But there are two areas where the country is lagging behind, including sustainability in the private sector.
“It seems like they’re not pulling their weight. They are enjoying the benefits of this bounty that we have in Belize, they market it as part of their brand but it seems that they’re not working to preserve that brand and protect that brand. We’re hoping that more hotels and recreational providers—we’re talking about the dive operators and tour guides that go out to the reef—could sign on to these eco-certification programs and support your MPA’s. I think we had MPA that said yes I’ve had very good support and that was Hol Chan up north. And we want government to provide incentives for joining into eco-certification schemes.”
B.T.B.’s Director of Quality Assurance, Laura Esquivel Frampton, came to the defense of the private sector saying they are practicing sustainability, but the auditing process for certification is simply too expensive. But Frampton says the B.T.B. has a solution.
Laura Esquivel Frampton
Laura Esquivel Frampton, Director of Quality Assurance, B.T.B.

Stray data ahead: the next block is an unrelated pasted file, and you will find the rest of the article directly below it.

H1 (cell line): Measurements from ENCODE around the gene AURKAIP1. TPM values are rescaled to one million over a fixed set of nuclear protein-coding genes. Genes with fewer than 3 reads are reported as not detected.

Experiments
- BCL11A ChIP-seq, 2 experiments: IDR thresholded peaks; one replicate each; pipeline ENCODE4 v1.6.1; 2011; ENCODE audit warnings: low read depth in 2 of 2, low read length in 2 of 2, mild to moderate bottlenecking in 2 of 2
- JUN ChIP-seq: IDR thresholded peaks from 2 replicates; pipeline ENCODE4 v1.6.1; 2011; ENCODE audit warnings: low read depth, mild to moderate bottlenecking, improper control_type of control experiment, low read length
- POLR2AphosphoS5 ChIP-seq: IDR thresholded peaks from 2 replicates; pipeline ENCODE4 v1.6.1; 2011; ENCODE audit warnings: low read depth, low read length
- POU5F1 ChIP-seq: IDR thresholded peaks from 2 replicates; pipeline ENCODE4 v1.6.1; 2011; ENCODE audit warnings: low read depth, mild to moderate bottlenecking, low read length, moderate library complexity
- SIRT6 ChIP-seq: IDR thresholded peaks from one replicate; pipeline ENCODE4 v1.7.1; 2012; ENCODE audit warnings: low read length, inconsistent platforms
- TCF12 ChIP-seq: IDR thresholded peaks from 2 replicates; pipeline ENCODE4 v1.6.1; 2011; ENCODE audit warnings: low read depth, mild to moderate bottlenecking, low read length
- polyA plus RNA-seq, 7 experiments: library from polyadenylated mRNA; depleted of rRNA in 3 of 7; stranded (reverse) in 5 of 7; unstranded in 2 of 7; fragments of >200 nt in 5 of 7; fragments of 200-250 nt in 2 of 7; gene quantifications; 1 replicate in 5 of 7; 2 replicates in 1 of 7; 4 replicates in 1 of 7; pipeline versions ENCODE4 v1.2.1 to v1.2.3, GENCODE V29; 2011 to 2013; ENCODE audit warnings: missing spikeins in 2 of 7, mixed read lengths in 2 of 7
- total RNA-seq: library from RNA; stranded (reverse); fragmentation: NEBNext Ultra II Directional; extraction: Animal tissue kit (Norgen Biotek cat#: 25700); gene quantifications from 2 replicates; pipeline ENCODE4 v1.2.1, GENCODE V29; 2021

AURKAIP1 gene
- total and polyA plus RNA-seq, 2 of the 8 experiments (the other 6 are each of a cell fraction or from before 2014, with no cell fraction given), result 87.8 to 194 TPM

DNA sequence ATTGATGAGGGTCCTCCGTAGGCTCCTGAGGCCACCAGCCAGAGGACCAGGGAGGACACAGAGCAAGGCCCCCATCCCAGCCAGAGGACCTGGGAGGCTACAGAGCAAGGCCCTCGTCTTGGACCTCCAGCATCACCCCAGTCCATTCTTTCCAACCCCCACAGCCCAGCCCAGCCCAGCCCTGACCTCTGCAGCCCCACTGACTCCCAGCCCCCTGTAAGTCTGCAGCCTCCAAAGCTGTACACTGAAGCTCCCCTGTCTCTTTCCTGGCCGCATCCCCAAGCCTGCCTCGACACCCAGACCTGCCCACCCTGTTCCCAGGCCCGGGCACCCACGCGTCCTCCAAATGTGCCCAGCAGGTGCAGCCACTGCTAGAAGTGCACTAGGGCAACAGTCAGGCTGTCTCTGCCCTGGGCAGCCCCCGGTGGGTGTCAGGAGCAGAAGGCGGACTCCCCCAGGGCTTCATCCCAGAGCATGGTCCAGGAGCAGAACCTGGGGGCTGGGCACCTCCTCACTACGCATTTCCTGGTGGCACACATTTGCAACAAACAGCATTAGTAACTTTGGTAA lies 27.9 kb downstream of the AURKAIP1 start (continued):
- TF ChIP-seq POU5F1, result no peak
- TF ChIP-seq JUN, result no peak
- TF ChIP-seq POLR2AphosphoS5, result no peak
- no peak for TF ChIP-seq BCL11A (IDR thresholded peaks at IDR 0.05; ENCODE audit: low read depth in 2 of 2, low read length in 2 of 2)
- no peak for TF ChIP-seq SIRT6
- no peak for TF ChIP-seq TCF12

“We’ve mentioned before that we’re working on a quality seal, which will be presented to the industry in April at the Industry Presentation. But along with this, the B.T.B. will also be launching a sustainability seal, which will be—in the first year we will be auditing accommodations, all accommodations as well as tour operators. One of the key things about this program for the industry is that it will be offered completely free to the industry, the industry will not have to pay to be audited and that—we will see an immediate boost in numbers of people.”
The other theme that Belize scored poorly in is Coastal Zone Management. But the Jewel topped the other three countries with a score of four point o for ecosystems based management and three point five in sanitation and sewage. Delahnie Bain for News Five.
In the results by sector, the NGOs scored the highest because of their continued work with marine protected areas. The NGOs were followed by government while the private sector scored lowest. The eco-audits are expected to be conducted every two years.